Results 1 to 9 of 9
  1. #1
    Join Date
    Aug 2004
    Posts
    18
    Post Thanks / Like

    "Much play is made of the..."

    Dear sir,

    I came across the following:

    "Much play is made of the 'informality and simplicity' of the event proceedings, but I don't think these virtues need be affected adversely
    by better organisation and smoother controling."

    What does "play" mean here?

    I appriciate any comments.
    Thank you.

  2. #2
    Join Date
    Aug 2004
    Posts
    18
    Post Thanks / Like

    Re: "Much play is made of the..."

    To add, this is from a british book.
    The expression might not be familiar.

    Thank you.

  3. #3
    Tdol is offline Editor, UsingEnglish.com
    • Member Info
      • Member Type:
      • English Teacher
      • Native Language:
      • British English
      • Home Country:
      • UK
      • Current Location:
      • Japan
    Join Date
    Nov 2002
    Posts
    44,174
    Post Thanks / Like
    Much play= a lot is said

  4. #4
    Tdol is offline Editor, UsingEnglish.com
    • Member Info
      • Member Type:
      • English Teacher
      • Native Language:
      • British English
      • Home Country:
      • UK
      • Current Location:
      • Japan
    Join Date
    Nov 2002
    Posts
    44,174
    Post Thanks / Like
    PS- we have British, Canadian and American speakers here, so someone will generallyknow.

  5. #5
    Join Date
    Aug 2004
    Posts
    18
    Post Thanks / Like

    Thank you.

    Thank you for your answer and comment.

    So, if I were to change the words of the sentence, would for example:

    (Original)
    "Much play is made of the 'informality and simplicity'
    of the event proceedings, but I don't think these
    virtues need be affected adversely
    by better organisation and smoother controling."

    (Revised)
    "Many people say that the 'informality and simplicity'
    of the event is what makes it attract people.
    But I don't think better organisation and smoother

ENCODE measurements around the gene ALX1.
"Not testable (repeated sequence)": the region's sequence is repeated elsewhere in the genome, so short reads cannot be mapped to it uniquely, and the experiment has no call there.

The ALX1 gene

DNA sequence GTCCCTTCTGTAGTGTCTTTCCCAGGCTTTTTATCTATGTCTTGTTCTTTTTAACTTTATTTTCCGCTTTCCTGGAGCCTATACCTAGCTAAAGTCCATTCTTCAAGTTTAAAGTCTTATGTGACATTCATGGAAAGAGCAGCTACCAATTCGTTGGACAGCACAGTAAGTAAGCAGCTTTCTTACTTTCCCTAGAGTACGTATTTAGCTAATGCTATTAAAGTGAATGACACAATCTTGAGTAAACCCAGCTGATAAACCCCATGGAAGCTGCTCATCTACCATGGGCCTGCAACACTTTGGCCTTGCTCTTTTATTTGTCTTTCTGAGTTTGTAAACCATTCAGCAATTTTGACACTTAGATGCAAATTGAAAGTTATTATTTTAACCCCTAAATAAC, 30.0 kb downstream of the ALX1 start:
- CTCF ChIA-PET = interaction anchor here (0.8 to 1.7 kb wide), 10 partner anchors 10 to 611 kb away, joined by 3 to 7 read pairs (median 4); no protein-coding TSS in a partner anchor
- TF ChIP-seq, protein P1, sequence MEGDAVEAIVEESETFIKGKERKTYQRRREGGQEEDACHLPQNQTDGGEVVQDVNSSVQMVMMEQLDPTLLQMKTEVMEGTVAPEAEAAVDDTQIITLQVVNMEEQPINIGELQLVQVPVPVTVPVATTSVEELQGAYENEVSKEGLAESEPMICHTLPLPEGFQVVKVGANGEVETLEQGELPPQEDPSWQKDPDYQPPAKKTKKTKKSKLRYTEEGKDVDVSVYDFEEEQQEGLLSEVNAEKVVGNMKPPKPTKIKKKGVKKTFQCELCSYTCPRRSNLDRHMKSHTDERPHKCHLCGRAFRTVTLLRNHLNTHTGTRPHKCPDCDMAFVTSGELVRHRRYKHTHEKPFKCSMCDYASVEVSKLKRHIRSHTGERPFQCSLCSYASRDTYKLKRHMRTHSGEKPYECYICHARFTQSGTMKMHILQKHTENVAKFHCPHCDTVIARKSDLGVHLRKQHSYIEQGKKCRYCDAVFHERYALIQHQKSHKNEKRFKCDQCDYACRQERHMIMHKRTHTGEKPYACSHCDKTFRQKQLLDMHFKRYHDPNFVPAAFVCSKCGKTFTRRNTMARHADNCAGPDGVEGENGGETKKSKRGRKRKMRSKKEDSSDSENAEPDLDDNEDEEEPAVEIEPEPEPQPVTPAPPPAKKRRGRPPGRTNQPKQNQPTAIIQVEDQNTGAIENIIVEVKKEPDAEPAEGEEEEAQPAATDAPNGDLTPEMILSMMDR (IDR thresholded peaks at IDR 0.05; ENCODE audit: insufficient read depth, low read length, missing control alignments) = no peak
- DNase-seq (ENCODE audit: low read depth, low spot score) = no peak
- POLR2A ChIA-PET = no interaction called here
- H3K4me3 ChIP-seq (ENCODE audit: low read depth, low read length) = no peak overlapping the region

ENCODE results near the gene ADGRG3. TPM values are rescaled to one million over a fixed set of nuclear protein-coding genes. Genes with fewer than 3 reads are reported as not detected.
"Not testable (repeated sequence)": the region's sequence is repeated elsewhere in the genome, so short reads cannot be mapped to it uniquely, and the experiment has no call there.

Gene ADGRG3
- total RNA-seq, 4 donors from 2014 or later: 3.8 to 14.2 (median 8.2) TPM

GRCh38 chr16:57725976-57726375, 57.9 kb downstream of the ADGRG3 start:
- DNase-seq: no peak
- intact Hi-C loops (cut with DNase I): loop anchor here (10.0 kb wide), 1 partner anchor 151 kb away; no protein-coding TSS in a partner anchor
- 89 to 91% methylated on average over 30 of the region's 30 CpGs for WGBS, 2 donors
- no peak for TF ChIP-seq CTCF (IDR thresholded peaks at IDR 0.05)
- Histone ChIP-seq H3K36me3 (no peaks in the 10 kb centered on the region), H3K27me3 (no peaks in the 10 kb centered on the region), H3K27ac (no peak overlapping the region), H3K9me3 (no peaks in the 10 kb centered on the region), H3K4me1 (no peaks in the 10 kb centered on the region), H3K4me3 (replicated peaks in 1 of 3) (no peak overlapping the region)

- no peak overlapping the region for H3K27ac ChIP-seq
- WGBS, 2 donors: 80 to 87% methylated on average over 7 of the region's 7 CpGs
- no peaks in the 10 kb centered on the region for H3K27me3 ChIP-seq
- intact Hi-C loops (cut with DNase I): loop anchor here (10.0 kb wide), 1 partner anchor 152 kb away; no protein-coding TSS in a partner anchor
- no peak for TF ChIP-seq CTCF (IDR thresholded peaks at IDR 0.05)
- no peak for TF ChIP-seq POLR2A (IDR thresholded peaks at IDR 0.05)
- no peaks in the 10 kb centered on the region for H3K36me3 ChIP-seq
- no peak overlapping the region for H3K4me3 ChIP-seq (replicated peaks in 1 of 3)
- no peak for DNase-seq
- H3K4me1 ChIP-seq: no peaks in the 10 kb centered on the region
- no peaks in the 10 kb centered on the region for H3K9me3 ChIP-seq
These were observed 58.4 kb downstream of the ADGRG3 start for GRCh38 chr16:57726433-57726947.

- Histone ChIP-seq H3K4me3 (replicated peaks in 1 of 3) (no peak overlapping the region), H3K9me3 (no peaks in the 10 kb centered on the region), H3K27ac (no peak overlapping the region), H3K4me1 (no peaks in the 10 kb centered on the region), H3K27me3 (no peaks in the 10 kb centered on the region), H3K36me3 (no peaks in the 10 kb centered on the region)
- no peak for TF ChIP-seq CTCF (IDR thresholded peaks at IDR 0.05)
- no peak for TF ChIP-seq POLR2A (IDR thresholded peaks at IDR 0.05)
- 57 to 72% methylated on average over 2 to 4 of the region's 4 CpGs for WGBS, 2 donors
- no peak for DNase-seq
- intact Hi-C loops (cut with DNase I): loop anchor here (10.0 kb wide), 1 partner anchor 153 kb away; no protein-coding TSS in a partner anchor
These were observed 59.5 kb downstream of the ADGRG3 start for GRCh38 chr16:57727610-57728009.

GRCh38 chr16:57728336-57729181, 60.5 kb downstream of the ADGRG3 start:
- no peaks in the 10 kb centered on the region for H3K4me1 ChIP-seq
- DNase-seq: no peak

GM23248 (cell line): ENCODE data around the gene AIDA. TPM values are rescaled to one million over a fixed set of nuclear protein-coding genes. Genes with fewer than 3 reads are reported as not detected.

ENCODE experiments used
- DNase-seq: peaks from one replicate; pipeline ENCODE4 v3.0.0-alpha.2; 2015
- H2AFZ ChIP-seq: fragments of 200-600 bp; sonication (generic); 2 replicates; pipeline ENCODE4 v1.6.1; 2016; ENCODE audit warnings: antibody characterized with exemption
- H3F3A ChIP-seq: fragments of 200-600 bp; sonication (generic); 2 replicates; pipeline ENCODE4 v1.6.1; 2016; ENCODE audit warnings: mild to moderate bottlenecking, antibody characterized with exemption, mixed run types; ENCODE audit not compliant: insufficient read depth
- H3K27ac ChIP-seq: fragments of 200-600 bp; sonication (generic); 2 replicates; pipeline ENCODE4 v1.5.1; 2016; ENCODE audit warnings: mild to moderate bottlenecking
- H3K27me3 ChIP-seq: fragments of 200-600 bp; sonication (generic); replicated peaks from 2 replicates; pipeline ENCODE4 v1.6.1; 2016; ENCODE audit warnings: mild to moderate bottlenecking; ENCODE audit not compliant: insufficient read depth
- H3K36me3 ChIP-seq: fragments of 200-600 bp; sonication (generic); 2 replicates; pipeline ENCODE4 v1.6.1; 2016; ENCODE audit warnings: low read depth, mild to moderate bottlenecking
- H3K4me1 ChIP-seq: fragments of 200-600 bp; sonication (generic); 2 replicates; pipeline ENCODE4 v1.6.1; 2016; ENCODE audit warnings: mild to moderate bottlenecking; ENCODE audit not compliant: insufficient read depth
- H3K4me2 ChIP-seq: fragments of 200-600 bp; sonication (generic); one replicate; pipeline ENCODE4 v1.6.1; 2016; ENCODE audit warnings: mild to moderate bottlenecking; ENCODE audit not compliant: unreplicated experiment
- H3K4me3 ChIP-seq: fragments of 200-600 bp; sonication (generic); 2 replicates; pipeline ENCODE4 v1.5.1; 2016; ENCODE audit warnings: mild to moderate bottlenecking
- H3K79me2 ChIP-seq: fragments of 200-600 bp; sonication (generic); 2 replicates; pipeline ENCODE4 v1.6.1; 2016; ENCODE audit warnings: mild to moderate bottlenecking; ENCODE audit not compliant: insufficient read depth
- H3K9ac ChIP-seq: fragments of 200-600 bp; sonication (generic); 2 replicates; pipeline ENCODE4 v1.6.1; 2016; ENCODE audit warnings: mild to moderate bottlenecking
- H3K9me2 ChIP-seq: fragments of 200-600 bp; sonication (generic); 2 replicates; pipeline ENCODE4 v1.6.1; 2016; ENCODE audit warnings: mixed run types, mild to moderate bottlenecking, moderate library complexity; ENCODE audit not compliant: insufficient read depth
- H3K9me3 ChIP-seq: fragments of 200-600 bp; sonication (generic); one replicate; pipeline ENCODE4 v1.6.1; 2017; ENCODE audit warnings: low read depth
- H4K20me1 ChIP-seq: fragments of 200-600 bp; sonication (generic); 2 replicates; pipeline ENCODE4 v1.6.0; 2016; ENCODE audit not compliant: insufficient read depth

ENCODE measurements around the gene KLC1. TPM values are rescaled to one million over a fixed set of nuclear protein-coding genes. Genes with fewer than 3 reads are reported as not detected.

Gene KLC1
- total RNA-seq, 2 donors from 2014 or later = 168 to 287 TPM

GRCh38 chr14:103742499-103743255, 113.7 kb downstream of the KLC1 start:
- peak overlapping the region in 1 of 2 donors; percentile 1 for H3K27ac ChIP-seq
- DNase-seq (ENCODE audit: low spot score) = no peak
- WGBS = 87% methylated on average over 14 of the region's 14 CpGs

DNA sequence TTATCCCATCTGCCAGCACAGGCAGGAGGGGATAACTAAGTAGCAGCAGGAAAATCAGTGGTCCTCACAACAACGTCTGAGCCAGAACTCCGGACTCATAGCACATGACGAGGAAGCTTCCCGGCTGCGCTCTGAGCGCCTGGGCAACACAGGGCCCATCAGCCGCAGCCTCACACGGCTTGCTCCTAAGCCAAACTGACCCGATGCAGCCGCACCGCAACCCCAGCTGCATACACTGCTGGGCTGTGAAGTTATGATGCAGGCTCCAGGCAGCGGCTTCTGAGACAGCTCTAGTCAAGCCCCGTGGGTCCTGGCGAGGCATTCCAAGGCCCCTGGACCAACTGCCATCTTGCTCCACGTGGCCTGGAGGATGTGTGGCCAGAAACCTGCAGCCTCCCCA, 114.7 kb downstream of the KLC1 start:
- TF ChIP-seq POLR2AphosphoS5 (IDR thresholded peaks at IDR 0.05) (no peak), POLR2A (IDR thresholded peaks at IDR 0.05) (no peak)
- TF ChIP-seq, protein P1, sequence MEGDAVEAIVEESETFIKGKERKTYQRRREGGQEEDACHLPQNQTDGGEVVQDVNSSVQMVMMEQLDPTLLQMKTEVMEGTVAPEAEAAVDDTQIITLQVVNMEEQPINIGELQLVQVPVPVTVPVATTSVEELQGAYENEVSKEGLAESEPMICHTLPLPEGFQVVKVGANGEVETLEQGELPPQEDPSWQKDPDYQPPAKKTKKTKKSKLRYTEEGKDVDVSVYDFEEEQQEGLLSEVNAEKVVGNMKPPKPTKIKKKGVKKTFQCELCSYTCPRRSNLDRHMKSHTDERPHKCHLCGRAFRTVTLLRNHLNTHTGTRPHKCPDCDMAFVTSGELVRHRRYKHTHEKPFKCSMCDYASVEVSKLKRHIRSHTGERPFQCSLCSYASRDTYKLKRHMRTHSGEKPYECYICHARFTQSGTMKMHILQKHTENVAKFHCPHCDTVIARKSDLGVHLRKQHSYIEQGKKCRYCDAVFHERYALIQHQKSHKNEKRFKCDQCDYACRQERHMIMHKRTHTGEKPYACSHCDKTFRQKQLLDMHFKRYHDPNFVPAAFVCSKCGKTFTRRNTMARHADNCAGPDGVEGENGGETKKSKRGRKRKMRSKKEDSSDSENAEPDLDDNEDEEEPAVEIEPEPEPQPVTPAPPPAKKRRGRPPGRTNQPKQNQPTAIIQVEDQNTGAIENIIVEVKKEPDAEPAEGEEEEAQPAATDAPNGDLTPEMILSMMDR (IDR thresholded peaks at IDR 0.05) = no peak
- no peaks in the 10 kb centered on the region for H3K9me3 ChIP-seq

controling will do much harm to these virtues."

    be acceptable?

    Or does "A lot is said" particularly have a negative or positive meaning?

    Thank you in advance.

  6. #6
    Tdol is offline Editor, UsingEnglish.com
    • Member Info
      • Member Type:
      • English Teacher
      • Native Language:
      • British English
      • Home Country:
      • UK
      • Current Location:
      • Japan
    Join Date
    Nov 2002
    Posts
    44,174
    Post Thanks / Like
    I don't think it's synonymous with 'many people say'. It is more that there is a great deal of talk, but not necessarily right- a fuss, maybe.

  7. #7
    Join Date
    Sep 2003
    Posts
    12,970
    Post Thanks / Like

    Re: Thank you.

    Quote Originally Posted by kk
    Thank you for your answer and comment.

    So, if I were to change the words of the sentence, would for example:

    (Original)
    "Much play is made of the 'informality and simplicity'
    of the event proceedings, but I don't think these
    virtues need be affected adversely
    by better organisation and smoother controling."

    (Revised)
    "Many people say that the 'informality and simplicity'
    of the event is what makes it attract people.
    But I don't think better organisation and smoother
    controling will do much harm to these virtues."

    be acceptable?

    Or does "A lot is said" particularly have a negative or positive meaning?

    Thank you in advance.
    I believe play is being used in terms of opponents discussing an issue (i.e., much play ~ much debate)

    What about:

    There's a great deal of attention being paid to whether or not the 'informality and simplicity' of the event proceedings is efficacious, and although I agree that both informality and simplicity can indeed produce the desired effect, it wouldn't hurt if the proceedings had better organisation and smoother controling.

  8. #8
    husen moskovskiy Guest
    'much play is made' means in this case as "lots of things done" about this...

  9. #9
    Join Date
    Sep 2003
    Posts
    12,970
    Post Thanks / Like
    Welcome

    Try,

    Hi, my name is Husen Moskovskiy and I'm from Uzbekistan. I came to the UK two years ago, and I really liked it. The reason I'm here is to improve my English.

Similar Threads

  1. "be made of" & "be made from"?
    By simile in forum Frequently Asked Questions
    Replies: 20
    Last Post: 23-Oct-2009, 04:57
  2. "Much play is made of the..."
    By kk in forum English Idioms and Sayings
    Replies: 1
    Last Post: 27-Aug-2004, 01:02
  3. drive "slow" or drive "slowly": the diff
    By infinikyte in forum General Language Discussions
    Replies: 16
    Last Post: 28-Dec-2003, 18:15

Posting Permissions

  • You may not post new threads
  • You may not post replies
  • You may not post attachments
  • You may not edit your posts
  •